Question For Experinced Ford Electrician!! - Ranger-Forums - The Ultimate Ford Ranger Resource


General Technical & Electrical General technical and electrical discussion for the Ford Ranger that does not fit in any other sub-forum.

Reply
 
LinkBack Thread Tools Search this Thread
  #1  
Old 03-30-2008
Member
Thread Starter
 
Join Date: Dec 2007
Location: moss,tn
Posts: 9
Question For Experinced Ford Electrician!!

Help much appreciated.. I have a 1993 FORD ranger 4.0 i am having a problem with coil pack blowing(i know it is blown cause when try to crank it ,it smokes and when i take it off there is a hole in coil pack) the wires are hooked up correctly. Have put three brand new ones on all do the same (getting expensive) The last one i put one it ran for at least 15 minutes then blew. I am not able to pull codes truck is undriveable witout coil pack working. Was wondering what to check please help i hate to see my FORD not on the road. I would rather not take it to a ford tech. any advice or knowledge about this situation will be appreciated!!
Reply With Quote
  #2  
Old 03-30-2008
67cobain94's Avatar
Member
 
Join Date: Jul 2005
Location: Vero Beach, Florida
Posts: 708
Well, you either have a bad PCM which is sending too much voltage to the coil, faulty wiring such as a short to ground in the coil wire circuit including a plug wire grounded to a piece of metal. Also, I'd pull the plugs and make sure none of them are broken. When the coil fires it's looking to have a certain amount of resistance in the ignition system and if it sees 0 resistance to ground it could very well be backfeeding and killing your coil. But I have seen a bad PCM do it the most. I make no promises without seeing the vehicle though, that's just my best idea of what to look for.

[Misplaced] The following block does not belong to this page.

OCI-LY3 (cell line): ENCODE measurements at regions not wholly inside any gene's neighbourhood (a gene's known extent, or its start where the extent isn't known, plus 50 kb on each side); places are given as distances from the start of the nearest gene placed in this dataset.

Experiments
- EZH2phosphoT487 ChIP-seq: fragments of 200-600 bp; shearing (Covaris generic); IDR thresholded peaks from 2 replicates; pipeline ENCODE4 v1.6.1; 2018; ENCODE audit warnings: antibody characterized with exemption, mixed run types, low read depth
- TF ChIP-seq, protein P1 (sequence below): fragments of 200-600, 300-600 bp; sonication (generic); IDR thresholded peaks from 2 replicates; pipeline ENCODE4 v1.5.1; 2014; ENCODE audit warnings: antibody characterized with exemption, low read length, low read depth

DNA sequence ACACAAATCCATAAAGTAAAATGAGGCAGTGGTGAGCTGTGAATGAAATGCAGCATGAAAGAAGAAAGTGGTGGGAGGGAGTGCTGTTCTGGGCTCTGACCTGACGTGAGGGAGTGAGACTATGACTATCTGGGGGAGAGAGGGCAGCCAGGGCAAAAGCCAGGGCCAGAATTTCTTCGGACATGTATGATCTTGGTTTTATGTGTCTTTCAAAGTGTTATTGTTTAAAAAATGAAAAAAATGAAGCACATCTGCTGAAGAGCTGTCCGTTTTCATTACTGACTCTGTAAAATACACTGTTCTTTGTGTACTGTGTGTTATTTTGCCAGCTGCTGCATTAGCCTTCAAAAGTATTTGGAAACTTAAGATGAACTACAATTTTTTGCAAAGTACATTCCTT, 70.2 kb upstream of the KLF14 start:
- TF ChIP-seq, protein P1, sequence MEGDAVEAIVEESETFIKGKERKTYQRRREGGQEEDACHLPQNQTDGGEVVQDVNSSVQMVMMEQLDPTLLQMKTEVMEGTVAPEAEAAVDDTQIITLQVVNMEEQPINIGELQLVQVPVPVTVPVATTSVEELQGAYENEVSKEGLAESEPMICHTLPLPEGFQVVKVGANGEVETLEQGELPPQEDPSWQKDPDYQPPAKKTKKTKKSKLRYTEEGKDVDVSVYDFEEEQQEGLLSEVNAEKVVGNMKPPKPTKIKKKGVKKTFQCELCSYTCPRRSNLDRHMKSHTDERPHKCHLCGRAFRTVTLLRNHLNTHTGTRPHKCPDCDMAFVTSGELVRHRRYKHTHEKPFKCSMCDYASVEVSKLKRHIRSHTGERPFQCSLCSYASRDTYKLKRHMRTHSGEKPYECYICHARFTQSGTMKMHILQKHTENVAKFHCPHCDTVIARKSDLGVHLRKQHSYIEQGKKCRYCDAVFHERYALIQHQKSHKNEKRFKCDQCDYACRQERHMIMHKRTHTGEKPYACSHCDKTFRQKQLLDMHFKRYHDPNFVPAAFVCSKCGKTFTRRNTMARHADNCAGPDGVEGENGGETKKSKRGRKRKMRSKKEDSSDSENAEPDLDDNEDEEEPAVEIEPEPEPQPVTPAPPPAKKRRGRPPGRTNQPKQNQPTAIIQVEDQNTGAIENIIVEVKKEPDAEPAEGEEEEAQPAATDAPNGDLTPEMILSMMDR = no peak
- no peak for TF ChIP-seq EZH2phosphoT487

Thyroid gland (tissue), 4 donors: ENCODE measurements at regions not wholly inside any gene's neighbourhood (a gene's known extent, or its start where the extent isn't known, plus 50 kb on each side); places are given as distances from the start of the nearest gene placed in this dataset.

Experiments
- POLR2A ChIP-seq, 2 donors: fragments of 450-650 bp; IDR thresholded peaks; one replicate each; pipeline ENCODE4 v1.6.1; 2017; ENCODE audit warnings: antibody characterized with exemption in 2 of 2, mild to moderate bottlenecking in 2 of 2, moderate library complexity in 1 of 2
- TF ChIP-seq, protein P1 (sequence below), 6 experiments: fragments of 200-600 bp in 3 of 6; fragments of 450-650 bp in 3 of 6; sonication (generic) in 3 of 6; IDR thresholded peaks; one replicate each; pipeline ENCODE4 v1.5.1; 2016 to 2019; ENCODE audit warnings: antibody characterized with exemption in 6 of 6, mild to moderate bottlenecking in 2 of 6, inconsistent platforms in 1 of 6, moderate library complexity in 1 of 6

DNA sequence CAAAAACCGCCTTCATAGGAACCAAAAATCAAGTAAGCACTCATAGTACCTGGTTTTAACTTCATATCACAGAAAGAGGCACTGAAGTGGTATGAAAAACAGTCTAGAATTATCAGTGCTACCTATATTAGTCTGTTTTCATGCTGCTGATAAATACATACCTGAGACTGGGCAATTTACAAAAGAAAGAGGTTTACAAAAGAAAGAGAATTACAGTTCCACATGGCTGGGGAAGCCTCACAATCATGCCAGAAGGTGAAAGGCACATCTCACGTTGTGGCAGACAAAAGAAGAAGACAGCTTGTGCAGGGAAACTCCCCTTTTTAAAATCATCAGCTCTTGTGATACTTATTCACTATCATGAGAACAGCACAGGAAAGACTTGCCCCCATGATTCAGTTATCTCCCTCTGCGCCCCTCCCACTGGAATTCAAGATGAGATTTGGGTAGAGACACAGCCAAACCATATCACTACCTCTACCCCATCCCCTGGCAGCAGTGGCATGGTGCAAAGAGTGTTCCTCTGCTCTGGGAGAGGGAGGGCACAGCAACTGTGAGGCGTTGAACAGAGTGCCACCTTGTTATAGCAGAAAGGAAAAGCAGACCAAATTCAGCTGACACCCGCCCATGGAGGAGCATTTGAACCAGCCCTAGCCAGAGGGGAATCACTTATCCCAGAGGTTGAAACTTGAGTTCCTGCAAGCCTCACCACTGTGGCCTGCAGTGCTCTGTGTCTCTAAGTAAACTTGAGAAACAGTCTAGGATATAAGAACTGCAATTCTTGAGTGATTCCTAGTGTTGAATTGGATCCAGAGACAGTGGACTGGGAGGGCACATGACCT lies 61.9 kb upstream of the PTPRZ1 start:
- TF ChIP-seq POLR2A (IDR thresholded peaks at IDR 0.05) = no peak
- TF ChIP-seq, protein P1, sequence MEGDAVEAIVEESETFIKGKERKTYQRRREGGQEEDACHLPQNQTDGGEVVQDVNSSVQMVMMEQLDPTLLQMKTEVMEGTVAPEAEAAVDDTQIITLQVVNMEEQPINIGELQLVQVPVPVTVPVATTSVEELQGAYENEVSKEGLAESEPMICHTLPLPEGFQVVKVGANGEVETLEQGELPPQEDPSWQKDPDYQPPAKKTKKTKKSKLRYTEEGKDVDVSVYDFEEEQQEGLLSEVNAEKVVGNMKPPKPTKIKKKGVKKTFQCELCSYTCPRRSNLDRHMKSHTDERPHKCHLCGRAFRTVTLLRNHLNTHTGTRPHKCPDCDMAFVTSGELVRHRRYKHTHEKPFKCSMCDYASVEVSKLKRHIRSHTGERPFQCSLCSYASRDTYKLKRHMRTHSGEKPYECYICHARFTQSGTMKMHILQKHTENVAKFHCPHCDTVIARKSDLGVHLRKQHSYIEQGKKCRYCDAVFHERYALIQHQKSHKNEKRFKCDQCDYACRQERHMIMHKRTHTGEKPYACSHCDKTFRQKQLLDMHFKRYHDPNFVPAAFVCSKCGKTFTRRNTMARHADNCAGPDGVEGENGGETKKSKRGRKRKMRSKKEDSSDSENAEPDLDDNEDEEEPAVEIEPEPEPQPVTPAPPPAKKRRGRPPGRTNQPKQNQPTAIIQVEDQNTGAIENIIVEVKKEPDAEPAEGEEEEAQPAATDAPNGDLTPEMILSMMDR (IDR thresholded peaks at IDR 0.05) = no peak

Reply With Quote
  #3  
Old 03-30-2008
Rev's Avatar
Rev Rev is offline
Level I Supporter
 
Join Date: May 2005
Location: San Diego, CA
Posts: 1,179
The only things that I can think of right off that could cause the coil pack to smoke would be:
1. A short in one of the three primary wires between the coil and the ignition control module.
2. A defective ignition control module.
3. An open circuit in the secondary (bad plug wire causing arc through internally in the coil secondary).
4. A defective coil pack (internally shorted primary).
Reply With Quote
  #4  
Old 03-30-2008
Level I Supporter
 
Join Date: Aug 2006
Location: Durham, NC
Posts: 3,657
Pull the primary connector off the coilpack (4 wire connector) With the ignition key on (run position), with your meter in voltage mode, meaure the
voltage on all 4 wires, one of them should be 12V. After finding the 12V terminal, but your meter in resistance (OHMS) mode, and measure the resistance on each of the other 3 wires. When you measure the resistance,
have your meter negative lead on GROUND. The coil drivers are open collector, and if they are ok, you should measure a high resistance.
Reply With Quote
  #5  
Old 04-05-2008
Member
Thread Starter
 
Join Date: Dec 2007
Location: moss,tn
Posts: 9
Quote:
Originally Posted by 67cobain94 View Post
Well, you either have a bad PCM which is sending too much voltage to the coil, faulty wiring such as a short to ground in the coil wire circuit including a plug wire grounded to a piece of metal. Also, I'd pull the plugs and make sure none of them are broken. When the coil fires it's looking to have a certain amount of resistance in the ignition system and if it sees 0 resistance to ground it could very well be backfeeding and killing your coil. But I have seen a bad PCM do it the most. I make no promises without seeing the vehicle though, that's just my best idea of what to look for.

First of all thanks for reply, where would the PCM be located on my ranger cause i have found the ignition module(EDIS) is that the same thing?? IN a manual i have it shows the PCM on the fire wall of the truck my 93 ranger or my 94 ranger neither one has this on the firwall where it shows it should be?